The Senate language that removes the restriction on marketing to high school students about the financial benefits of the PSEO program was not included in the final bill.

The tuition guarantee language that requires the system to offer students a four-year stable tuition rate was not included in the final bill.

Included in the final bill was the House language on the 60 college and 120 university credit cap policy for the Minnesota State Colleges and Universities system. The language states that the A.A.S. degree is exempt from the 60-credit limit until July 2, 2012. By January 2, 2012, MSCF and MSCSA are to present a joint report to the Legislature on a process for reviewing the credit requirements for an A.A.S. degree.

The provision on course equivalency that directs the Minnesota State Colleges and Universities system to maintain course equivalency guides that include information on the course equivalency and awarding of credit for learning acquired as a result of the successful completion of formal military courses and occupational training, is in the final bill. The system currently does this so is already in compliance.

The language on notice to prospective students on possible impact of criminal records was amended in the final bill to read that each institution is to give notice to every person accepted for admission. The notice is to be given at or before the time of acceptance for admission to the institution and at or before the time students select a major. An institution is not liable for failing to provide notice.

The provision on American made clothing in bookstores was amended to delete the word "only." The final language now reads, "To the extent possible, a bookstore located on the campus of a public college or university in Minnesota must offer for sale clothing or articles of apparel that are manufactured in the United States of America. The college or university must make a report to the legislature on the results of efforts to comply with this section."

There is language included in the bill that encourages public higher education institutions to offer research-based high school-to-college developmental transition programs to prepare students for college-level academic coursework. A program must not be more than one semester of full-time study occurring in the summer following high school graduation.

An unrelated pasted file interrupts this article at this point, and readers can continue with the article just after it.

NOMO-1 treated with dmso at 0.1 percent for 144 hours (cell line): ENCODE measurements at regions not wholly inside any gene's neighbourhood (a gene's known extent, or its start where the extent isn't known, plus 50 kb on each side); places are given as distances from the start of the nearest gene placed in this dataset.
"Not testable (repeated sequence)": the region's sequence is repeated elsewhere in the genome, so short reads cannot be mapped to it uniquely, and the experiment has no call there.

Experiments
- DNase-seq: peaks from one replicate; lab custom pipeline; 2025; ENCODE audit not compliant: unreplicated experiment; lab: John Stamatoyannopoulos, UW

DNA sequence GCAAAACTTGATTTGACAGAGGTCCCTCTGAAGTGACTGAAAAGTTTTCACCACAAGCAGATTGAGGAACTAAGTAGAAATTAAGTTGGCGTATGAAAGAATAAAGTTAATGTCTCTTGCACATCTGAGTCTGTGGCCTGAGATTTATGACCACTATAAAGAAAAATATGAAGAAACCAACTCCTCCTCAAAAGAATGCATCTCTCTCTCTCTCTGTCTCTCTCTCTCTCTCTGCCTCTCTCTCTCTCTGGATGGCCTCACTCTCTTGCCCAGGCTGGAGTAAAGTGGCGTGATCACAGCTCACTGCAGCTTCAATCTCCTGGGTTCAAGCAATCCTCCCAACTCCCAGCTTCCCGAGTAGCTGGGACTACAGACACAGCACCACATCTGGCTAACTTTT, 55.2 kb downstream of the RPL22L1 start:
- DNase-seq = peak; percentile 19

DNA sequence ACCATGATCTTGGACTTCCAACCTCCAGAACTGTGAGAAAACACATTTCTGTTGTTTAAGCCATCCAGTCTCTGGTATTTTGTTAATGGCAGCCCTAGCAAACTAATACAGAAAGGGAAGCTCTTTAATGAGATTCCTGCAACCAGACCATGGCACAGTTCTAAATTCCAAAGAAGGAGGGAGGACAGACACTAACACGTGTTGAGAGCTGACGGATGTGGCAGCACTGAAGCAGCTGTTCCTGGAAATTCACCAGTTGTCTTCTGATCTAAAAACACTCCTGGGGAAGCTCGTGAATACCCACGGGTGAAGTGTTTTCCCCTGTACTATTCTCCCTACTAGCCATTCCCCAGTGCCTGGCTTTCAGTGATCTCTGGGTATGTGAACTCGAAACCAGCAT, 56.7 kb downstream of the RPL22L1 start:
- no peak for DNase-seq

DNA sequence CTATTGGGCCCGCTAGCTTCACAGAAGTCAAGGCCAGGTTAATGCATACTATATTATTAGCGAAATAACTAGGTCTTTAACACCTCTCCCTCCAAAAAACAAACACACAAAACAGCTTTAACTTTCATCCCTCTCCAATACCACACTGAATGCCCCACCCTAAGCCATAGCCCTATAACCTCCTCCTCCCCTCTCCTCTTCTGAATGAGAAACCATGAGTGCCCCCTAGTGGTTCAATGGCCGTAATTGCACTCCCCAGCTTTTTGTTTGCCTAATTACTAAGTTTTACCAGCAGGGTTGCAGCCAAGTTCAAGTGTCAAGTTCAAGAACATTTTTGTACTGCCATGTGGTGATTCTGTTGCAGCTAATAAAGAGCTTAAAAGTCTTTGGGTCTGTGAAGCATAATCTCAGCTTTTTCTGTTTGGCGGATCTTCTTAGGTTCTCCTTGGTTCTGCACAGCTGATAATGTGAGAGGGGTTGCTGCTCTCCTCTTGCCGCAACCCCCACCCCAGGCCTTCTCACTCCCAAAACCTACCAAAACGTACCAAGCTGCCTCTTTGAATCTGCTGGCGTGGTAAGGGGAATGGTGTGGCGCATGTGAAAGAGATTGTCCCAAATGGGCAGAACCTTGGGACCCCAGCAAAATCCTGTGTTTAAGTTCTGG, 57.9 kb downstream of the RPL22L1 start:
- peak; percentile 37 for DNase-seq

The provision in the bill that required, as a condition of enrollment, that each entering Minnesota resident student complete the federal application for student aid, or FAFSA, was amended to now require all eligible institutions to adopt policies and procedures that ensure applicants are aware that they must annually complete the FAFSA to be eligible for financial aid. The Minnesota Office of Higher Education is to report to the Legislature.

Regarding the Board of Trustees, language was adopted that amends the board’s membership so that a commissioner of a state agency may not serve as a member of the board. However, the bill includes language that allows for a commissioner currently serving on the board to continue serving the remainder of the term.

The final language on labor market data review for the Minnesota State Colleges and Universities was amended to now read, "The board must assess labor market data when conducting college program reviews. Colleges must provide prospective students with the job placement rate for graduates of technical and occupational programs offered at the colleges."

Language regarding textbooks was included that requires the Office of Higher Education to report to the Legislature on the implementation of textbook information requirements under federal code. The Minnesota State Colleges and Universities system is to take part in preparing the report.

Also included in the bill is the Senate language on a teacher education report. The Minnesota Office of Higher Education and the Minnesota Department of Education are to report on best practices in innovative teacher education programs and teacher education research by June 15, 2010.

The language that was in the House bill for the sale of the Minnesota State College - Southeast Technical aviation training center was included in the final bill.

The language in the final bill on the oral health practitioner and dental therapist programs was amended to be the advanced dental therapist program. Either the University of Minnesota or the Minnesota State Colleges and Universities will be able to train dental therapists and advanced practice dental therapists.

The final bill is available online here.

The spreadsheet is available online here.

As of the time of this writing, the governor has not taken any action on this bill.

Final bonding bill
The House approved the bonding bill on the floor this week by a vote of 109-25. The Senate passed it by a vote of 59-8. The total general obligation bond proceeds is $299.9 million. Included in the bill is $40 million in HEAPR for the Minnesota State Colleges and Universities. All five of the 2008 vetoed projects are also in the final bill:

• Lake Superior College health science center - $11 million

• Mesabi Range Community and Technical College, Eveleth addition - $5.25 million

• Metropolitan State University classroom center - $5.7 million

• North Hennepin Community College center for business - $13.3 million

• System wide classroom renovations - $3.625 million

There are other projects in the bill related to the Minnesota State Colleges and Universities system. Those include:

• Minnesota State College - Southeast Technical - authority to retain proceeds from sale of surplus property

• City of Mankato - $6.5 million grant for the women's hockey Expo Center for use by Minnesota State University, Mankato. The Board may lease land on campus to the city.

• Olmsted County steam line - $5 million grant to construct steam pipeline to the Rochester Community and Technical College campus

• Metropolitan State University and Minneapolis Community and Technical College co-located Law Enforcement Training Center - excluding revenue from student tuition and fees, the university and college may use up to $2 million of college/university funds, or other non-state money for the remainder of the project.